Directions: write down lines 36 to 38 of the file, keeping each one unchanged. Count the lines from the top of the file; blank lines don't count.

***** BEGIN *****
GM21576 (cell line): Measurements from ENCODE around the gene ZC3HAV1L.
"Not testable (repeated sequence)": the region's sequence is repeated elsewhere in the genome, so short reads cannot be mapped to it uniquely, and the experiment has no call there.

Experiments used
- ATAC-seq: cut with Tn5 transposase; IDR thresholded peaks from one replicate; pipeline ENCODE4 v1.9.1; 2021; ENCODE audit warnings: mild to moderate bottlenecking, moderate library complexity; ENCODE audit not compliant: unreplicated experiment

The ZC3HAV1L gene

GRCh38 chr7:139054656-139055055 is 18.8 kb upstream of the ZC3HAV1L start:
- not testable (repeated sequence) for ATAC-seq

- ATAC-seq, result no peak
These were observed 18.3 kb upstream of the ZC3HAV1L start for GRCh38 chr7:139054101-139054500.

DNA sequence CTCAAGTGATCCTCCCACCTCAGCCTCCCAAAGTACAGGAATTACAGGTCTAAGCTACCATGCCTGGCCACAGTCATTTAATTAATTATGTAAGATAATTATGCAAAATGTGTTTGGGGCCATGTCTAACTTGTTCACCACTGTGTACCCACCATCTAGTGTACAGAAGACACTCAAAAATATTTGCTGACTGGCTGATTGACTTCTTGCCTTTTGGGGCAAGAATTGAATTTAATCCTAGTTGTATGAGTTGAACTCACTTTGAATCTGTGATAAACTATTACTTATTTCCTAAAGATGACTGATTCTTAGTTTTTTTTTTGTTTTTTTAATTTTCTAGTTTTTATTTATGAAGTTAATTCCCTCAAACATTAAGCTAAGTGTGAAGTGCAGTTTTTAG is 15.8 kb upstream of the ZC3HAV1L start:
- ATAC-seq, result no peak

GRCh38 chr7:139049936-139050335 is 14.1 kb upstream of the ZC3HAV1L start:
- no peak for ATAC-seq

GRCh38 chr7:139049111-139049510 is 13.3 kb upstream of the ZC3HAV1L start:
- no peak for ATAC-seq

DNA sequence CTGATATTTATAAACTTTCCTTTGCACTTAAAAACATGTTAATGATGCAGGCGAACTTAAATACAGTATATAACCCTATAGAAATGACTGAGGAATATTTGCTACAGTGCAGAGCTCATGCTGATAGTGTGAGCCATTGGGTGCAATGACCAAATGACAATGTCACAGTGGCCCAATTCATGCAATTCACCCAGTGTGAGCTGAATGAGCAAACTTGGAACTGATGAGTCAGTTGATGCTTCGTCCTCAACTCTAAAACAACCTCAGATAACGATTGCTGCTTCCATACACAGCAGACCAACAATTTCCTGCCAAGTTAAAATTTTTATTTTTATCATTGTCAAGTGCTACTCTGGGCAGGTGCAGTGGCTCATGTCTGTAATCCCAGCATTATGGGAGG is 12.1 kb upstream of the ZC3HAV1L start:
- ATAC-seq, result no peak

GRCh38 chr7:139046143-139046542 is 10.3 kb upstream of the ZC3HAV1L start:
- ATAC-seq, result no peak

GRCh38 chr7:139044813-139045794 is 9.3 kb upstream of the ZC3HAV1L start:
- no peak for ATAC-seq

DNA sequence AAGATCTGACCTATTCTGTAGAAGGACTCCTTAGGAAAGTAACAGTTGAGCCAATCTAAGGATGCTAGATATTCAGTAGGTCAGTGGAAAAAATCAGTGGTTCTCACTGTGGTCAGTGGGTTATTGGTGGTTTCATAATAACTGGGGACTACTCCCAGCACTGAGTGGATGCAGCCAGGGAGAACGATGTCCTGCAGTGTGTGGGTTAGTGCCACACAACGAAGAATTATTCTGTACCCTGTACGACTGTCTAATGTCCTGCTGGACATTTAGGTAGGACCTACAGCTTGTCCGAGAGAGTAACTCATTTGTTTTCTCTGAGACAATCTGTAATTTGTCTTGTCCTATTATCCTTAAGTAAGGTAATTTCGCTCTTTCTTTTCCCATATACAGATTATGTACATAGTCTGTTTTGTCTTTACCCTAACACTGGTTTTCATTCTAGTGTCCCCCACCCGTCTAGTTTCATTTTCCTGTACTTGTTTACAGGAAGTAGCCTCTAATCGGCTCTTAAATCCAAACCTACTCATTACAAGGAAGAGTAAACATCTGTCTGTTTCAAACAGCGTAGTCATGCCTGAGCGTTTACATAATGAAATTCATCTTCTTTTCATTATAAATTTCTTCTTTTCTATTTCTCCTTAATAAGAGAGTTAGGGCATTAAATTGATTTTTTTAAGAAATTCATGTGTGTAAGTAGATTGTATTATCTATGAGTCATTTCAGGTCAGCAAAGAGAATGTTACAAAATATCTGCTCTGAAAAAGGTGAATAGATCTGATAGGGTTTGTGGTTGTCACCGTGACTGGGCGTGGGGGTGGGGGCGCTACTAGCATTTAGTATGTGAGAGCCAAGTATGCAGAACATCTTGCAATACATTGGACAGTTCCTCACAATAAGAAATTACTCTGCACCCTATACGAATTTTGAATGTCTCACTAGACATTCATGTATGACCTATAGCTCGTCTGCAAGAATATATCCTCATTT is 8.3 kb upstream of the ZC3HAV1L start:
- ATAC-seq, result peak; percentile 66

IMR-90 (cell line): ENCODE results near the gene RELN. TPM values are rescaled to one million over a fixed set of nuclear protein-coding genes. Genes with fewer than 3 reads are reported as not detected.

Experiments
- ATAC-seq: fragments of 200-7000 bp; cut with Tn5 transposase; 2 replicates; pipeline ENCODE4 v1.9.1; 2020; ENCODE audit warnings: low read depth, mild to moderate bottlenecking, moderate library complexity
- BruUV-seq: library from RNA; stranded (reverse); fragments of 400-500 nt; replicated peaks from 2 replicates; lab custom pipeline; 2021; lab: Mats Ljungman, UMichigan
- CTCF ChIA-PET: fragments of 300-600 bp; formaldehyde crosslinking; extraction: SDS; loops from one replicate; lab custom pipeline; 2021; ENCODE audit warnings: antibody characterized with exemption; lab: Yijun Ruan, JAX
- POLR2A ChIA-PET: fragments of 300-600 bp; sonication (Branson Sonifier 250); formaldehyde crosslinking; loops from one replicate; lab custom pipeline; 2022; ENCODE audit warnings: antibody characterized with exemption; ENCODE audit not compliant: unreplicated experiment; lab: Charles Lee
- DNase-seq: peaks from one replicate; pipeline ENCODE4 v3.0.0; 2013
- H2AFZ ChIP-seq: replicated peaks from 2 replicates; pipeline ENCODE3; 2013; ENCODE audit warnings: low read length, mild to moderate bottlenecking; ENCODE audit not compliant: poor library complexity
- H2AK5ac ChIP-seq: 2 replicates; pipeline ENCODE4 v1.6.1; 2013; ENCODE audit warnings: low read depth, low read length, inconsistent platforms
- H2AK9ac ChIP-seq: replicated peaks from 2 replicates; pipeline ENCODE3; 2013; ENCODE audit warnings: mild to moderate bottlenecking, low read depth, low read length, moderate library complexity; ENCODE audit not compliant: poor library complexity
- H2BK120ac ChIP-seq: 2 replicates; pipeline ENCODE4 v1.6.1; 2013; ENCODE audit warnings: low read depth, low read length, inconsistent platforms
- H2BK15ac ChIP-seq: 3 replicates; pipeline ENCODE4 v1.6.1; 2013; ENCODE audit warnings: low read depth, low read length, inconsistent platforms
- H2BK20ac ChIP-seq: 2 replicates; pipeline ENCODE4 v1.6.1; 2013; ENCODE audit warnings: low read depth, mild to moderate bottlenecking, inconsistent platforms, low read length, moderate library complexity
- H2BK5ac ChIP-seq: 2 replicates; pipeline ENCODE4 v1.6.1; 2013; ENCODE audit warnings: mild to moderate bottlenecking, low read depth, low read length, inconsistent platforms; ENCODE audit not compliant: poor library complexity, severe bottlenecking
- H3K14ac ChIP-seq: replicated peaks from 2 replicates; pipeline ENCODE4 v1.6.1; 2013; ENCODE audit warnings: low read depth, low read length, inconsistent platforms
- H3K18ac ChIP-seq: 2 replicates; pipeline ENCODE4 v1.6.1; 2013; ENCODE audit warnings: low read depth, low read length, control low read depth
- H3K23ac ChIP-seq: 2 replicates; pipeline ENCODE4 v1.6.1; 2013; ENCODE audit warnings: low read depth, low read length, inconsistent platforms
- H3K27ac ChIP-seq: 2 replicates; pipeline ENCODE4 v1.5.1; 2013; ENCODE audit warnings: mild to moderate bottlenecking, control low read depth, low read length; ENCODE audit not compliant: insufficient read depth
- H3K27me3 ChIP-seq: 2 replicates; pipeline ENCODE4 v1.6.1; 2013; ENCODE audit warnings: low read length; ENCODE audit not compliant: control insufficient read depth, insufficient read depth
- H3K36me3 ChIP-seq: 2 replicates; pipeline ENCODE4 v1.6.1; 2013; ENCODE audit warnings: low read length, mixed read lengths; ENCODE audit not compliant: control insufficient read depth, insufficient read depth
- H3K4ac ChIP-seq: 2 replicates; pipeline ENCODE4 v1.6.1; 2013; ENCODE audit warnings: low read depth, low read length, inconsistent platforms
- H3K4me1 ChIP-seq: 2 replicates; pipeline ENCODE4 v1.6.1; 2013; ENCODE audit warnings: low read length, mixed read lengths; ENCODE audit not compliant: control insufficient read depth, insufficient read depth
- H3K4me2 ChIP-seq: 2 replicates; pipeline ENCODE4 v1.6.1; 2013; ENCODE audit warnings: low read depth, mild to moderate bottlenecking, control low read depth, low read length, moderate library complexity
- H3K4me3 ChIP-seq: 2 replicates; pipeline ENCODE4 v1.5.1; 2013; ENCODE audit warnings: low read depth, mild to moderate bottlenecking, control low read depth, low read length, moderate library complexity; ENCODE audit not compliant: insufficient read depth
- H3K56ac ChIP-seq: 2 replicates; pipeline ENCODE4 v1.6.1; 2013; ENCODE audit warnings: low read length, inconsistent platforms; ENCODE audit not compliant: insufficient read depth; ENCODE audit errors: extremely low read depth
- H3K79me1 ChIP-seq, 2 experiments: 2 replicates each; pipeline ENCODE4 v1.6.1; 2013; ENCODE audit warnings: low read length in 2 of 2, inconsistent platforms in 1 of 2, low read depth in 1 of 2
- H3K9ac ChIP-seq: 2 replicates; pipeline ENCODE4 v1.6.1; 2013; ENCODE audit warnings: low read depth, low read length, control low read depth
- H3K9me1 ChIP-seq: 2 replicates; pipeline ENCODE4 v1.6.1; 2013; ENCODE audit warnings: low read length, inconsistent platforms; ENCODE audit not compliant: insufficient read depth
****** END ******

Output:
- H2BK20ac ChIP-seq: 2 replicates; pipeline ENCODE4 v1.6.1; 2013; ENCODE audit warnings: low read depth, mild to moderate bottlenecking, inconsistent platforms, low read length, moderate library complexity
- H2BK5ac ChIP-seq: 2 replicates; pipeline ENCODE4 v1.6.1; 2013; ENCODE audit warnings: mild to moderate bottlenecking, low read depth, low read length, inconsistent platforms; ENCODE audit not compliant: poor library complexity, severe bottlenecking
- H3K14ac ChIP-seq: replicated peaks from 2 replicates; pipeline ENCODE4 v1.6.1; 2013; ENCODE audit warnings: low read depth, low read length, inconsistent platforms